– Names of three references who, upon contact, will be able to return reference letters in a timely manner. 

– An academic article-length manuscript (~7,000 or more) that you have authored or co-authored (published or unpublished) that demonstrates your writing skills. 

Your project proposal should describe a potential project (or projects) that you might conduct that fit the scope of this call. The purpose of this project proposal is to show your research interests and reveal how you would go about conducting an independent study. We are looking to see what questions might drive your inquiry, how you would methodologically pursue your questions, what fieldsite and/or data might be most fruitful for such an analysis. Your proposal should account for method and theory, and be attentive to the realistic challenges of accessing relevant data during a summer internship. Your proposal should also reveal why you are qualified to do this work by highlighting your experience.  But please note: The purpose of the proposal is to demonstrate your theoretical and analytical interests, ability to scope a project, and understanding of the data needed to do the work. The successful intern will work with their mentor during the internship to finalize a proposal before beginning data collection or analysis. In other words, the details of your actual project might differ from your proposed project as you work with MSR researchers.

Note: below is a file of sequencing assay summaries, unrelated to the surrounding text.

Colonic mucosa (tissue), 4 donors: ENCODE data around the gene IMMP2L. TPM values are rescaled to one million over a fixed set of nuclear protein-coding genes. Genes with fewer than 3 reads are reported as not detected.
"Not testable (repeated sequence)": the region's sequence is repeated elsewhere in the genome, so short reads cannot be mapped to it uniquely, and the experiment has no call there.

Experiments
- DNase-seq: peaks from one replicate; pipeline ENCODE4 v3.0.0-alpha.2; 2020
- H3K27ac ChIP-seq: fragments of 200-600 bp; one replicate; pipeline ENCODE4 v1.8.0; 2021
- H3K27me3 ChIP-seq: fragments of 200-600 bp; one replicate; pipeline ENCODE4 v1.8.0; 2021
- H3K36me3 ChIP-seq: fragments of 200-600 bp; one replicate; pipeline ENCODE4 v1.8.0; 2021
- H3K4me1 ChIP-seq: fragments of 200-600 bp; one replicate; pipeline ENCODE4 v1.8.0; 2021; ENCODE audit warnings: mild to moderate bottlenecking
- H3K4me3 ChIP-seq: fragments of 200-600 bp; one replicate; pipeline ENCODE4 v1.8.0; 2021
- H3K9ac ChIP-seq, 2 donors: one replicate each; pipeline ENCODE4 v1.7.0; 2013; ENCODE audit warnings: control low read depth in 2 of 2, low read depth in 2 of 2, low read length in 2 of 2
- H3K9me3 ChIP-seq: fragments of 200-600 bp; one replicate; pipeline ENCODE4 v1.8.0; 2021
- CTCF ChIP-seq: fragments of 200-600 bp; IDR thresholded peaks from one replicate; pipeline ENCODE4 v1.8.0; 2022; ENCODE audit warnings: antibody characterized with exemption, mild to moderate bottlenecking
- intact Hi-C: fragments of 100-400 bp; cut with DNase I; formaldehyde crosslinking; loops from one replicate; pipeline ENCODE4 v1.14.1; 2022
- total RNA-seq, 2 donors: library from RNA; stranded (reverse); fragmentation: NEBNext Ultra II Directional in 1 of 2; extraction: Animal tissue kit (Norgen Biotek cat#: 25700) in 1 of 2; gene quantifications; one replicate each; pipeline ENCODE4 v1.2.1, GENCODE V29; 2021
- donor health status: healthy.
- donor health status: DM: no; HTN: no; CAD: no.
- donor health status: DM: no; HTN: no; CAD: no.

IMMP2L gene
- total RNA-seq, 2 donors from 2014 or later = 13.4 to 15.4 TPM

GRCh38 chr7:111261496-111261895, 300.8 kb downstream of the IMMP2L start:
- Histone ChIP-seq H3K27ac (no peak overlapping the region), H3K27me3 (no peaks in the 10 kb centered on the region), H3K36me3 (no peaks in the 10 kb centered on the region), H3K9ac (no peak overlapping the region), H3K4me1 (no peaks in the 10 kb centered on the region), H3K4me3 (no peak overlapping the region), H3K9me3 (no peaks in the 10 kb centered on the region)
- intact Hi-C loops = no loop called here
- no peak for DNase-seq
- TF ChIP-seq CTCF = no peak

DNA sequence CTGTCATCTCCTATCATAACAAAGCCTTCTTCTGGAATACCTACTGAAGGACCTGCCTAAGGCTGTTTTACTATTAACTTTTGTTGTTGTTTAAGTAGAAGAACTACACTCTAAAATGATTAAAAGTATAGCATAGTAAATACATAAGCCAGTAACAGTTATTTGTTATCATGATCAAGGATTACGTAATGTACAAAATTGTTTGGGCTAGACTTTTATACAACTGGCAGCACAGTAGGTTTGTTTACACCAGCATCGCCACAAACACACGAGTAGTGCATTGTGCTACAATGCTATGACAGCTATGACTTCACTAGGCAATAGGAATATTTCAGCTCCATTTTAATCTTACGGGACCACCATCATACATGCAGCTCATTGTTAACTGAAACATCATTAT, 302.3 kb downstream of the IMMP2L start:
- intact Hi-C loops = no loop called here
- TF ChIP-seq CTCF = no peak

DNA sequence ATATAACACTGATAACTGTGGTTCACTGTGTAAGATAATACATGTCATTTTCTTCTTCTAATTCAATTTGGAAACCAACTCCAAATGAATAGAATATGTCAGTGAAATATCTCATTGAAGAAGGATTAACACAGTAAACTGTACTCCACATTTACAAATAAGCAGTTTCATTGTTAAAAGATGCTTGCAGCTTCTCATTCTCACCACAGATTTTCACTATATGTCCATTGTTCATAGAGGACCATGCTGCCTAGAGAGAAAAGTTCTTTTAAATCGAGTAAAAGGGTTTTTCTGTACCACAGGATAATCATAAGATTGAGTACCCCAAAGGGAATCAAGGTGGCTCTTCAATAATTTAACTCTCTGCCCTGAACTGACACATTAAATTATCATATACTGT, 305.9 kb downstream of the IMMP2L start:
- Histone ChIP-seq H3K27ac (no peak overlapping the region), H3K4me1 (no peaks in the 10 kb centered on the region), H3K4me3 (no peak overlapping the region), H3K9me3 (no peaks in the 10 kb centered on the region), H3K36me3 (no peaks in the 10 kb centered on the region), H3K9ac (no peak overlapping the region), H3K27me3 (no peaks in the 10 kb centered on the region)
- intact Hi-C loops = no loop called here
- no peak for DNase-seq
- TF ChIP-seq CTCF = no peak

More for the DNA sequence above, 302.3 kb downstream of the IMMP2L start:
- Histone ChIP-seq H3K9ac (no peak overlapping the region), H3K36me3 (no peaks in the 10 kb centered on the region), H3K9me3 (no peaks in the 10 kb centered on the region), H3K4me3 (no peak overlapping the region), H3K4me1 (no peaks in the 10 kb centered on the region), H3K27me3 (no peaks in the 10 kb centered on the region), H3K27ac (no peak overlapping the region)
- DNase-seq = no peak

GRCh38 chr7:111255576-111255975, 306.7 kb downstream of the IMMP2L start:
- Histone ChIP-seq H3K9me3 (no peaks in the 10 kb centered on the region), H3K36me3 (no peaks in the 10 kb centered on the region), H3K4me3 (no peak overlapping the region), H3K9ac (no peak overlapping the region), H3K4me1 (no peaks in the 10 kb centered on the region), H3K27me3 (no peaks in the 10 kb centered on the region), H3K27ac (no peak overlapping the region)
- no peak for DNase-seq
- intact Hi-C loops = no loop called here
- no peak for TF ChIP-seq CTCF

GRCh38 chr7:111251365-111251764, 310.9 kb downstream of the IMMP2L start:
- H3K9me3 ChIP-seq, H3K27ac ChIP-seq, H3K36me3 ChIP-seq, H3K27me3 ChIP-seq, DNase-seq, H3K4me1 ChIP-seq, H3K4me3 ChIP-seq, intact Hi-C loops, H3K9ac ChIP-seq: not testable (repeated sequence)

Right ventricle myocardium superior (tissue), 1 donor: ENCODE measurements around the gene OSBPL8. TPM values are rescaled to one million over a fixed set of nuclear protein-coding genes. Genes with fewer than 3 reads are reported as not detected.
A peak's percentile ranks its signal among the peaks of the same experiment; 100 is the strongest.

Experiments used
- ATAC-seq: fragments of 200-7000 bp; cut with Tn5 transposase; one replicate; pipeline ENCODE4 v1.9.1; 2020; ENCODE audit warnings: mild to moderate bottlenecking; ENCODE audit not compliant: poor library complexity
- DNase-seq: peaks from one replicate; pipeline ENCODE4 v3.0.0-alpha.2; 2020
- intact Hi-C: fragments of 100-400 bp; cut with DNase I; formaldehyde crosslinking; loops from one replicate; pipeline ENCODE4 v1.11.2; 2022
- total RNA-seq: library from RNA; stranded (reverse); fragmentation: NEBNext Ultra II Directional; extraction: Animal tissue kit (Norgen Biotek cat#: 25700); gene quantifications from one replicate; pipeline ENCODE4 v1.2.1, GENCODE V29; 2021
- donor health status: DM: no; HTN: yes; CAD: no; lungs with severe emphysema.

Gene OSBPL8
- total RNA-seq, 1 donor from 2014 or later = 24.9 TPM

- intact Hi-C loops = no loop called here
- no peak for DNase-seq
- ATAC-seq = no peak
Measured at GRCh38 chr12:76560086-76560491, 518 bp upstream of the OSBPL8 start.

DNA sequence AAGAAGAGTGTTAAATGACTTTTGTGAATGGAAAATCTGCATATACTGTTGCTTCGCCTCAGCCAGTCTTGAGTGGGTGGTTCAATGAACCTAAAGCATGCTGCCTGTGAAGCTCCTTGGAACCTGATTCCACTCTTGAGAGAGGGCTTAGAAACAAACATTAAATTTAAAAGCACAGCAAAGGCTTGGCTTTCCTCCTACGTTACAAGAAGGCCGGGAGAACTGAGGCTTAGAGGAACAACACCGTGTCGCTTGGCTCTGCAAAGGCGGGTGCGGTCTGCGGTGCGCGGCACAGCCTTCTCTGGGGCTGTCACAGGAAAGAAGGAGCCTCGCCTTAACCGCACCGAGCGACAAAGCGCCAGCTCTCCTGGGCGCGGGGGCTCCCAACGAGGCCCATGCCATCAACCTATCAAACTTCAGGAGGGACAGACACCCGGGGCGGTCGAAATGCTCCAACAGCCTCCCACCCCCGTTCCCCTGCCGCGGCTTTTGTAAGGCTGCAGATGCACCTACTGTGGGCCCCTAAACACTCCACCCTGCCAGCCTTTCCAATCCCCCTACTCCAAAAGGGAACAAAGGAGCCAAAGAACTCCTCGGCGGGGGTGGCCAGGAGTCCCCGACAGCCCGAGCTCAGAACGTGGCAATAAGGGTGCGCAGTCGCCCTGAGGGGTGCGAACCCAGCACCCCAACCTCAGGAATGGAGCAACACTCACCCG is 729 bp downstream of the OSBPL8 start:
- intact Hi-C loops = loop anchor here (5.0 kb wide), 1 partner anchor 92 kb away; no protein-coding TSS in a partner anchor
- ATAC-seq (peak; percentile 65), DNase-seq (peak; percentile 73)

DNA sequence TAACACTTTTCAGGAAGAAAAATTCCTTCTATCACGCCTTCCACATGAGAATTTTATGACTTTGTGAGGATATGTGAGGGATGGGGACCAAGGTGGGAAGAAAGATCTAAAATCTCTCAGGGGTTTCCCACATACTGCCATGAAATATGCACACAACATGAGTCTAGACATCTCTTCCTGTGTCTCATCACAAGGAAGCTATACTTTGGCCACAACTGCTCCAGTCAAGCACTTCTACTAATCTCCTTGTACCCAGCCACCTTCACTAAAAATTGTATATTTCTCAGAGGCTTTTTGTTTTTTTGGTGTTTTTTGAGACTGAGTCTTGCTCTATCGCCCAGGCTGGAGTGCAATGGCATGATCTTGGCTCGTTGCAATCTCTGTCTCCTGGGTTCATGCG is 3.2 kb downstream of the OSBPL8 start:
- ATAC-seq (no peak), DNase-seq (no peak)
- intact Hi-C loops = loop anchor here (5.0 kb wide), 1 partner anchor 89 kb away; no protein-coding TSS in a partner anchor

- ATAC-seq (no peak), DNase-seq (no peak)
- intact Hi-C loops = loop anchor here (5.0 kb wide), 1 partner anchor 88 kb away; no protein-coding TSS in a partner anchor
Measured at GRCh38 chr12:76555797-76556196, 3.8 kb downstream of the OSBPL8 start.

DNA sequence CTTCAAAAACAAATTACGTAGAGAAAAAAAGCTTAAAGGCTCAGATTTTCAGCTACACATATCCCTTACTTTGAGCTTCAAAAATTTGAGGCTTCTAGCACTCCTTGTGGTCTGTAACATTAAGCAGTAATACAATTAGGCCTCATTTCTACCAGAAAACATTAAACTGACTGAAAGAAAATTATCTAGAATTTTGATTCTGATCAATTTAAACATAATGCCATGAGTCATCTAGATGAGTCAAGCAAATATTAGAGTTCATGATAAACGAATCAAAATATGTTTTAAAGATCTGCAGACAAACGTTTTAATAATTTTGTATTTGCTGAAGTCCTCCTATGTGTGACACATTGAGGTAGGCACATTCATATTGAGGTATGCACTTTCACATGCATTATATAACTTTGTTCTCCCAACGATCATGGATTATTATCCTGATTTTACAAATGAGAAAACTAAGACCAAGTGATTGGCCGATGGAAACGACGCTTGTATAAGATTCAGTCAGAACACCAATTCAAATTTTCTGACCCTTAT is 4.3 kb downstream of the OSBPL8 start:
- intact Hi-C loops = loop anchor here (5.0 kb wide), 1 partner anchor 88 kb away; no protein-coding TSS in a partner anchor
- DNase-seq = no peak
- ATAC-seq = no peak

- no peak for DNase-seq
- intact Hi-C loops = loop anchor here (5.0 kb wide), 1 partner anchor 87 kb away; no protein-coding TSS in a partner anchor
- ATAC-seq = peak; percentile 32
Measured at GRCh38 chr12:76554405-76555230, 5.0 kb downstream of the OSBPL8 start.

If you have any questions about the application process, please contact danah boyd at and include “MSR Internship” in the subject line.


We will begin reviewing applications for this position on January 11, 2022.

The standard MSR internship takes place during the summer, but internships may begin any time from February-June 2022. In your cover letter, please indicate your ideal start date. 

Microsoft is an equal opportunity employer. All qualified applicants will receive consideration for employment without regard to age, ancestry, color, family or medical care leave, gender identity or expression, genetic information, marital status, medical condition, national origin, physical or mental disability, political affiliation, protected veteran status, race, religion, sex (including pregnancy), sexual orientation, or any other characteristic protected by applicable laws, regulations and ordinances.  We also consider qualified applicants regardless of criminal records, consistent with legal requirements. If you need assistance and/or a reasonable accommodation due to a disability during the application or the recruiting process, please send a request via the Accommodation request form.

Benefits/perks may vary depending on the nature of your employment with Microsoft and the country where you work.